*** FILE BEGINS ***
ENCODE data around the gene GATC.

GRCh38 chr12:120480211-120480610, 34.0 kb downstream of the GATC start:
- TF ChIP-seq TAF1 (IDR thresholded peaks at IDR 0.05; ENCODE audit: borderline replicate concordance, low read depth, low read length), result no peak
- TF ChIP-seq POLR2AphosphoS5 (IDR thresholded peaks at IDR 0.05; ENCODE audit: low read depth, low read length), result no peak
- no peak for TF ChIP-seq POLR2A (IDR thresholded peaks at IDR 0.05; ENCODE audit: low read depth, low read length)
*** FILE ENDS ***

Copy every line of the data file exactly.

ENCODE data around the gene GATC.

GRCh38 chr12:120480211-120480610, 34.0 kb downstream of the GATC start:
- TF ChIP-seq TAF1 (IDR thresholded peaks at IDR 0.05; ENCODE audit: borderline replicate concordance, low read depth, low read length), result no peak
- TF ChIP-seq POLR2AphosphoS5 (IDR thresholded peaks at IDR 0.05; ENCODE audit: low read depth, low read length), result no peak
- no peak for TF ChIP-seq POLR2A (IDR thresholded peaks at IDR 0.05; ENCODE audit: low read depth, low read length)